By Yu Shing Ting
From the old plantation town of Kilauea on Kauai to the glitz and glamour
of Atlantic City, local girl Olena Rubin is living a dream come true as the
newly crowned Miss Hawaii 2004.
I couldnt believe it. It was a dream that was realized and all
I could do was just cry, recalls Rubin, 23, of the moment her name was
called as Hawaiis representative for Miss America 2005.
I think it was six or seven years of hope and dreaming that just came
I remember standing there holding the swimsuit and the talent awards,
and theres a chance that if you win swimsuit and talent that youll
get first runner up, so when I wasnt called for fourth, third, second
or first, then I was kind of like, does that mean I won? And then I just kind
of was in shock. I just looked down and Im just holding my prizes and
Im just waiting for the Miss West Oahu, and then I just started crying.
After that, it was all just a haze. It just seems like a dream.
Three days after winning the prestigious state title, Rubin met with MidWeek
at the Hilton Hawaiian Village Beach Resort and Spa to talk about her new life
and goals as Miss Hawaii.
goal is to get out there and be very active in the community and travel as much
as I can, says Rubin, who entered the pageant four times before winning
the crown. And I really want to use this year as a vehicle to get my message
out which is the ABCs of HIV.
Its a very simple message - A for abstinence, B for being monogamous
and C for condom use.
Also, I think that because of my experience where I had to continue to
try and try and try for Miss Hawaii, Ive kind of interpreted everything
into living the dream - that with hard work, dedication and perseverance you
can accomplish anything.
Rubin, a volunteer with the Life Foundation, chose AIDS and HIV awareness as
her platform. Her plan is to re-educate students about AIDS and HIV prevention
by visiting schools and implementing a comprehensive approach to teaching sex
I want it to be where its not just abstinence-based, but it teaches
all the different areas and educates children about themselves, and about respecting
themselves and making the right decisions, explains Rubin. I first
started volunteering for an AIDS organization on Kauai called Malama Pono with
a friend from high school when I was in 10th grade, and Ive known a lot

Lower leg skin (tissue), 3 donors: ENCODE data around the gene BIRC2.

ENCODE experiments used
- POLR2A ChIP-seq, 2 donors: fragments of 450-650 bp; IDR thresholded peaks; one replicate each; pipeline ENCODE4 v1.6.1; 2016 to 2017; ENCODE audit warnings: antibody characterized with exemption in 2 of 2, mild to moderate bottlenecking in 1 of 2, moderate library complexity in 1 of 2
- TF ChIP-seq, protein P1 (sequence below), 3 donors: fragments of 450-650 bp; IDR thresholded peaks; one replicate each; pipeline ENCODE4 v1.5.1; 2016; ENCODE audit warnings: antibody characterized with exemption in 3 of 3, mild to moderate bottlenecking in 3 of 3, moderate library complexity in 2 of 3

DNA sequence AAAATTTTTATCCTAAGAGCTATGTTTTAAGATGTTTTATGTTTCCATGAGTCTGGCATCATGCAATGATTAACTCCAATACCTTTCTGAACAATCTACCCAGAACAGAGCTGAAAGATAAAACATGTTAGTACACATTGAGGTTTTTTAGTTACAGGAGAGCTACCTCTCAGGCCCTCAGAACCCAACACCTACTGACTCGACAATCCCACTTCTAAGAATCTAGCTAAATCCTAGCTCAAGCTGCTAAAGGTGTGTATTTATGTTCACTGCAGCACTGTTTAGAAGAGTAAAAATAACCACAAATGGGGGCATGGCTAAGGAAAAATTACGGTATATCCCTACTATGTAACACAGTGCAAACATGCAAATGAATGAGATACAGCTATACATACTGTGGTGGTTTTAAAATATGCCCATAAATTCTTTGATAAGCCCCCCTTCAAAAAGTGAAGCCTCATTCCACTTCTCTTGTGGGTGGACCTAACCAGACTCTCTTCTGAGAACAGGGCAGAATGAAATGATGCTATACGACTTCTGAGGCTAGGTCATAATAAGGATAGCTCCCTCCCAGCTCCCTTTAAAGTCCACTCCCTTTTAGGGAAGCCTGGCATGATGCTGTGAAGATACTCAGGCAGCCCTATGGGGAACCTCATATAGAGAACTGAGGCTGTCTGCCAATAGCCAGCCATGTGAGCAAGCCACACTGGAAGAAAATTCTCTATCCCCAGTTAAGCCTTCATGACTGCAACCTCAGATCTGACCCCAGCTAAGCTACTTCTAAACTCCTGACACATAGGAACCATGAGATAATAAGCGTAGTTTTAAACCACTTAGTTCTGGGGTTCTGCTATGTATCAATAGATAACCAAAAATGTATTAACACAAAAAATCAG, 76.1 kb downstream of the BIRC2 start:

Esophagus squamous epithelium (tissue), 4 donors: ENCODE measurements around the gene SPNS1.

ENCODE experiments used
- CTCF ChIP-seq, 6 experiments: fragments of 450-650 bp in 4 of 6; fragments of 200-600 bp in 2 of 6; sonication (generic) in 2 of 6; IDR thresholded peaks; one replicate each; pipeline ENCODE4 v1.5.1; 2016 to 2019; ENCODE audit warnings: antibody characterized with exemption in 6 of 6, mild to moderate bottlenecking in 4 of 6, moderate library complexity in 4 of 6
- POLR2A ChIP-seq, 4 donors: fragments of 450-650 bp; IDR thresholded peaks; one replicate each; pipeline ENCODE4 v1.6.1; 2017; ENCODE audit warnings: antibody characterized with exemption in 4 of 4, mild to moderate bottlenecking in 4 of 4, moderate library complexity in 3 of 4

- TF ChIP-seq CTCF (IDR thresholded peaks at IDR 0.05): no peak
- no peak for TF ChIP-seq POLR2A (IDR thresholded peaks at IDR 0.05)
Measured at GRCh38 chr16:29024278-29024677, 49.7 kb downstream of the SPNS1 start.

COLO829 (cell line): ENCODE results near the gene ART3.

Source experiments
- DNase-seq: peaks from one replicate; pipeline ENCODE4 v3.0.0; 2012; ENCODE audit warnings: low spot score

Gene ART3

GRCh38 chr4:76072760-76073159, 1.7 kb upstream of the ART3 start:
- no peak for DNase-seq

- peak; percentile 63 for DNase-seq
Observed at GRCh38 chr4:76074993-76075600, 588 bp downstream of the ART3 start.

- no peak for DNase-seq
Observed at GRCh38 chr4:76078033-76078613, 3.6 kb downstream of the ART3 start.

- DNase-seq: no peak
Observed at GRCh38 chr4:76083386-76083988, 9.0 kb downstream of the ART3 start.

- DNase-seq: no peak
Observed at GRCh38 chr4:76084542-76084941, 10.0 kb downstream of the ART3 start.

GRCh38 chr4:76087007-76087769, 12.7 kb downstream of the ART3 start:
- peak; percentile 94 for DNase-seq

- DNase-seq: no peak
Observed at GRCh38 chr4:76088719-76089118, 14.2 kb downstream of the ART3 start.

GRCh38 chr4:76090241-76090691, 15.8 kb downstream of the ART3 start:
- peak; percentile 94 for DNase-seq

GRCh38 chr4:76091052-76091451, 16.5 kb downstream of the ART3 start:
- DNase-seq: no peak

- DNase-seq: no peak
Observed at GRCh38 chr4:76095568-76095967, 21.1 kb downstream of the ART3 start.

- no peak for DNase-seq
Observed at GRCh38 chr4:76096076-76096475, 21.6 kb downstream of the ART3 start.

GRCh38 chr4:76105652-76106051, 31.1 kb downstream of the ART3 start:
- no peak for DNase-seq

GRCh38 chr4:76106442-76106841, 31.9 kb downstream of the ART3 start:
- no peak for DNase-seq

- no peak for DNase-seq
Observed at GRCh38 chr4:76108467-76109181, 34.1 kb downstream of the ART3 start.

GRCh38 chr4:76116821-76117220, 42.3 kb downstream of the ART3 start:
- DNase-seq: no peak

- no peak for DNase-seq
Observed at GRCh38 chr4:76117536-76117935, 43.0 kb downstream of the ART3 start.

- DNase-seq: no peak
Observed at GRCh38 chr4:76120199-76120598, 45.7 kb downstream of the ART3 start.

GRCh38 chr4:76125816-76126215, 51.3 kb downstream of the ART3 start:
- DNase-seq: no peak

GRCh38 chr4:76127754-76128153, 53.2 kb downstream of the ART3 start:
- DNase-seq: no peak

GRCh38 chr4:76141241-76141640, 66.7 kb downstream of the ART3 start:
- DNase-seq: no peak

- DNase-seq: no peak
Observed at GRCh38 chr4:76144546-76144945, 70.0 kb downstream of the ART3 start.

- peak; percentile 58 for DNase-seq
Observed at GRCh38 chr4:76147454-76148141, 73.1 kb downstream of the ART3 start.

of people who have passed on from advanced AIDS disease. I was also kind of
surrounded by surrogate family members who had contracted HIV and died, so it
had an effect upon my life when I was growing up.
Rubin was born and raised on Kauai and attended Kilauea Elementary School followed
by Kapaa Intermediate and High School.
We didnt have a high school anywhere near the North Shore so you
had to take a bus, which is a half-hour ride to Kapaa, says Rubin,
who also volunteers as a Big Sister with the Big Brothers Big Sisters organization.
Two months after graduation from high school, I just knew that I wanted
to move to Honolulu. Growing up in the country, you want to go to the big city,
and I actually was going to go to school at USC. But I had reservations about
going to the Mainland and living in California, so I thought if I can make it
in Honolulu then I can make it on the Mainland.
Rubin decided to use her scholarships to Hawaii Pacific University she received
from entering pageants in high school and moved to Honolulu.
It was the first step to independence, she recalls. Ive
travelled a lot, but I never moved. I always stayed here, so six years later
and Im still here on Oahu. I love it here. Its definitely my home,
and I guess it should be since Im Miss Hawaii.
stunning mix of Chinese, Russian, Polish and Jewish, Rubin entered and won her
first pageant, Miss Kauai Teen, at age 13. That title sent her to compete in
the Miss Hawaii Teen pageant, where she won first runner-up. She then ran for
Kauai Junior Miss in high school and placed first runner-up again.
I remember everybody was really happy and they were like, Oh, great,
now you can run for Miss Garden Isle and then you can run for Miss Hawaii,
says Rubin. It was a long road, but I ended up running for Miss Garden
Isle and winning, and then competing for Miss Hawaii.
I think its definitely a dream. Ive always watched it growing
up ,and I always would record it and watch it in my spare time. I know a lot
of girls in Hawaii look to Miss Hawaii as a role model and a mentor, and since
I had competed in it I felt like it was an attainable goal, that it was within
reach, because in previous years I placed second runner-up (1998) and first
runner-up (1999). Then I took a few years off and ran again and I was second
runner-up again (2003), so it was like Im almost there but not quite.
She didnt give up, and her perseverance paid off. As the ballroom lights
dimmed and the stage lights shone on the 13 beautiful contestants in the 2004
Miss Hawaii Scholarship Program June 18, Rubin, who stands 5 feet 7 inches tall
and weighs 115 pounds, wowed the judges in a white two-piece Calvin Klein halter
bikini and took the top score for the swimsuit phase.
Her body is proportioned and she looked comfortable on stage, says
Kevin Kaneshiro, who chose Rubin as one of his favorites in the swimsuit phase
before the winners were even announced. She just stood out for me.
She knew how to walk in a bathing suit on a runway, adds Flavio
Gomes, who also chose Rubin as his favorite in the swimsuit phase. It
didnt bother her that she was standing in front of all these people in
a swimsuit, and thats how it should be.
Rubin would then go on to win the talent award as well, singing Bette Midlers
version of Do You Want To Dance. Her dress for the talent portion was
a strapless peach/orange gown by Laundry and from Rafael.
For the evening wear and on-stage interview phases, she wore a pink satin dress
cut low in the back with a bow and a slight train, from Neiman Marcus. Its